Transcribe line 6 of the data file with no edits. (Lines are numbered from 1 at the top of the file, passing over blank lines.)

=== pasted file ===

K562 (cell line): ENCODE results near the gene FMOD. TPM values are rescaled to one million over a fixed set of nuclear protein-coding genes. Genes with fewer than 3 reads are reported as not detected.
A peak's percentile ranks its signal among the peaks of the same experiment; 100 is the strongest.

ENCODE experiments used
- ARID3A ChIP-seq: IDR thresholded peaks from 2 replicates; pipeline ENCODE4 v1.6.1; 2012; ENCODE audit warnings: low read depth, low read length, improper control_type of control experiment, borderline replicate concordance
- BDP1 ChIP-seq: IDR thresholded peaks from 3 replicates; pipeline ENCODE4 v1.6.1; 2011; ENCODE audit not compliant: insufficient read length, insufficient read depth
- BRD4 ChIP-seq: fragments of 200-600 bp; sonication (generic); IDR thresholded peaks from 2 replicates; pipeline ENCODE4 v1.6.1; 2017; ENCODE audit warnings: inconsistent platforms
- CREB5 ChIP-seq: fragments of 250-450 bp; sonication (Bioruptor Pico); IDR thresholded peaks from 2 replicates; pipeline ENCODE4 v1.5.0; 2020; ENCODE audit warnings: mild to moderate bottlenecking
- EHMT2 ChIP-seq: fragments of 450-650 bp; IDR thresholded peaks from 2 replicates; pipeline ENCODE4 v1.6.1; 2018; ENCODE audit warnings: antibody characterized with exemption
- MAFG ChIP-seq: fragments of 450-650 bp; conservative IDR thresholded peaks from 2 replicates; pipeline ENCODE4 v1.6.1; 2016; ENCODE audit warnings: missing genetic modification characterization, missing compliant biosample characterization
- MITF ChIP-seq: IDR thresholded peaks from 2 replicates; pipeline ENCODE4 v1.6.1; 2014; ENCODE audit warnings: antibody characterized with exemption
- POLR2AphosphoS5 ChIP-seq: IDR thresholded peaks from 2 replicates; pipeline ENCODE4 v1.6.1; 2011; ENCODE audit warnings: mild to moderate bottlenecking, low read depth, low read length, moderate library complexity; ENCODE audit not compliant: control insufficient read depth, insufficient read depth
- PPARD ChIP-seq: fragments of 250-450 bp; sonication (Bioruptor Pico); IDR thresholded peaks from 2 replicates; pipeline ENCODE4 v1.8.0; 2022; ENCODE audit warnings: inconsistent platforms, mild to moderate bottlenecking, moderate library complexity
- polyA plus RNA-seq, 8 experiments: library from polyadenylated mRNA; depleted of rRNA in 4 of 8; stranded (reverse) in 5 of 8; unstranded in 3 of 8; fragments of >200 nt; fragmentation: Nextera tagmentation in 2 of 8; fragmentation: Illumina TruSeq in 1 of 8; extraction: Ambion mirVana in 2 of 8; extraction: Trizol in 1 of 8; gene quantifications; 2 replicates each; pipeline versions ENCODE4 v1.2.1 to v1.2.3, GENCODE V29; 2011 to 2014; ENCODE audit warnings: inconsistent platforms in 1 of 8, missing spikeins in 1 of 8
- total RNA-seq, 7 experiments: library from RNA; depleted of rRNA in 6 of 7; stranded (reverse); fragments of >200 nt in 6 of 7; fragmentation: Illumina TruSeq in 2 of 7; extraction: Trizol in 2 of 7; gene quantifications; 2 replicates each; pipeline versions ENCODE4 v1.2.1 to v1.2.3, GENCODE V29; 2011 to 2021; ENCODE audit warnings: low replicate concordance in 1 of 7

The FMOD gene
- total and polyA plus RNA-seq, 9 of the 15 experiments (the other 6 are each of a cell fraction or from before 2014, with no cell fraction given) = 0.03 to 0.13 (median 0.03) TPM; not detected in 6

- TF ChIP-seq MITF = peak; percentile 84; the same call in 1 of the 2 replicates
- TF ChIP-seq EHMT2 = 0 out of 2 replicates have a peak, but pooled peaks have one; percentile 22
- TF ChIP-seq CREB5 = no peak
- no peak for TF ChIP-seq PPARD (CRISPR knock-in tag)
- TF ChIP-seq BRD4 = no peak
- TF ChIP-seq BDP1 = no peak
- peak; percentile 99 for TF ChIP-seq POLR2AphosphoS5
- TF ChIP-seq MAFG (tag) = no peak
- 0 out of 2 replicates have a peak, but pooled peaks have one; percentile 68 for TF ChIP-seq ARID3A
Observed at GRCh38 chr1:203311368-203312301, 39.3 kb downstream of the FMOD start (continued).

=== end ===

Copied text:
- BRD4 ChIP-seq: fragments of 200-600 bp; sonication (generic); IDR thresholded peaks from 2 replicates; pipeline ENCODE4 v1.6.1; 2017; ENCODE audit warnings: inconsistent platforms